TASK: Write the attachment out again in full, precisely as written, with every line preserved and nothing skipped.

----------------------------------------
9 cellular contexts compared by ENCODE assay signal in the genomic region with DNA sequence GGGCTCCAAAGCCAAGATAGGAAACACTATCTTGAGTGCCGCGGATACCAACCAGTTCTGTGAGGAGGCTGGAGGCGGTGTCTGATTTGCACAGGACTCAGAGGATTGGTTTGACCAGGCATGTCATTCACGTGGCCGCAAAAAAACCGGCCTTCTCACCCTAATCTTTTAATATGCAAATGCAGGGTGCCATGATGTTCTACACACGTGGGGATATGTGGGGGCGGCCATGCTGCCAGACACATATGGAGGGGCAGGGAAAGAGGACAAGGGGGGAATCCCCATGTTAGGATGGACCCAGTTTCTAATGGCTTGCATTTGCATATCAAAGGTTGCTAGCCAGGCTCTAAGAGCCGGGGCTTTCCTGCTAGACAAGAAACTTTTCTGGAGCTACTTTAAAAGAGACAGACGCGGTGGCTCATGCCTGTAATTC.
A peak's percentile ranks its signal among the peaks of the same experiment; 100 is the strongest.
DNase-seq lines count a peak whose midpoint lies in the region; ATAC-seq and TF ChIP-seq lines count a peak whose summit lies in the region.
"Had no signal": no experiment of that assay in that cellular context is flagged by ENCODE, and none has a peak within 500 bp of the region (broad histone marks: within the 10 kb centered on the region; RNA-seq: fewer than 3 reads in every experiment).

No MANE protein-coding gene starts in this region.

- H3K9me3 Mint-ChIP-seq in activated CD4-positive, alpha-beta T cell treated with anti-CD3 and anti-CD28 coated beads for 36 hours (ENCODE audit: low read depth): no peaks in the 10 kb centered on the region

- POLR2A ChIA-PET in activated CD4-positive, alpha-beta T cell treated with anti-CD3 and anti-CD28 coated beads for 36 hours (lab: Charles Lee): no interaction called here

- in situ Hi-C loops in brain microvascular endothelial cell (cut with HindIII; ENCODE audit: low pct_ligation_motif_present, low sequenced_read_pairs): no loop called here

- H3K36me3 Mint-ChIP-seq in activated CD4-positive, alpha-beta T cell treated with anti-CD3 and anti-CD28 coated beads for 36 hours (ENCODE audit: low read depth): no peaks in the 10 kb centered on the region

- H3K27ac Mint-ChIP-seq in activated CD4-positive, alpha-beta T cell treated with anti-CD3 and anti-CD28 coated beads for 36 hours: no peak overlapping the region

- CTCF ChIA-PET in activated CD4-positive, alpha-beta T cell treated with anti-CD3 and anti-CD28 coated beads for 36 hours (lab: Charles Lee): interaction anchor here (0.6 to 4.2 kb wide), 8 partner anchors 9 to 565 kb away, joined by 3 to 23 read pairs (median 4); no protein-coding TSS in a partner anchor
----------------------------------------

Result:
9 cellular contexts compared by ENCODE assay signal in the genomic region with DNA sequence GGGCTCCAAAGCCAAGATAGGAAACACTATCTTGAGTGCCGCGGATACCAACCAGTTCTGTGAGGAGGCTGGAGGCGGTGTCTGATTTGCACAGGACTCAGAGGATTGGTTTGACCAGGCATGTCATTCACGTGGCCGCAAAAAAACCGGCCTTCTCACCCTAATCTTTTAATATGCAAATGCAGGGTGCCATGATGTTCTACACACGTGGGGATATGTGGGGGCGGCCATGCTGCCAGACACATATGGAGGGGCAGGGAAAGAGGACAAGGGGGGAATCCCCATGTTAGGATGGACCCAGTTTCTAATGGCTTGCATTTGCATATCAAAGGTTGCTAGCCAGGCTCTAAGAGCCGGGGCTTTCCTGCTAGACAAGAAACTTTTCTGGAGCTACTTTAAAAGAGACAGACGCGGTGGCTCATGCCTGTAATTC.
A peak's percentile ranks its signal among the peaks of the same experiment; 100 is the strongest.
DNase-seq lines count a peak whose midpoint lies in the region; ATAC-seq and TF ChIP-seq lines count a peak whose summit lies in the region.
"Had no signal": no experiment of that assay in that cellular context is flagged by ENCODE, and none has a peak within 500 bp of the region (broad histone marks: within the 10 kb centered on the region; RNA-seq: fewer than 3 reads in every experiment).

No MANE protein-coding gene starts in this region.

- H3K9me3 Mint-ChIP-seq in activated CD4-positive, alpha-beta T cell treated with anti-CD3 and anti-CD28 coated beads for 36 hours (ENCODE audit: low read depth): no peaks in the 10 kb centered on the region

- POLR2A ChIA-PET in activated CD4-positive, alpha-beta T cell treated with anti-CD3 and anti-CD28 coated beads for 36 hours (lab: Charles Lee): no interaction called here

- in situ Hi-C loops in brain microvascular endothelial cell (cut with HindIII; ENCODE audit: low pct_ligation_motif_present, low sequenced_read_pairs): no loop called here

- H3K36me3 Mint-ChIP-seq in activated CD4-positive, alpha-beta T cell treated with anti-CD3 and anti-CD28 coated beads for 36 hours (ENCODE audit: low read depth): no peaks in the 10 kb centered on the region

- H3K27ac Mint-ChIP-seq in activated CD4-positive, alpha-beta T cell treated with anti-CD3 and anti-CD28 coated beads for 36 hours: no peak overlapping the region

- CTCF ChIA-PET in activated CD4-positive, alpha-beta T cell treated with anti-CD3 and anti-CD28 coated beads for 36 hours (lab: Charles Lee): interaction anchor here (0.6 to 4.2 kb wide), 8 partner anchors 9 to 565 kb away, joined by 3 to 23 read pairs (median 4); no protein-coding TSS in a partner anchor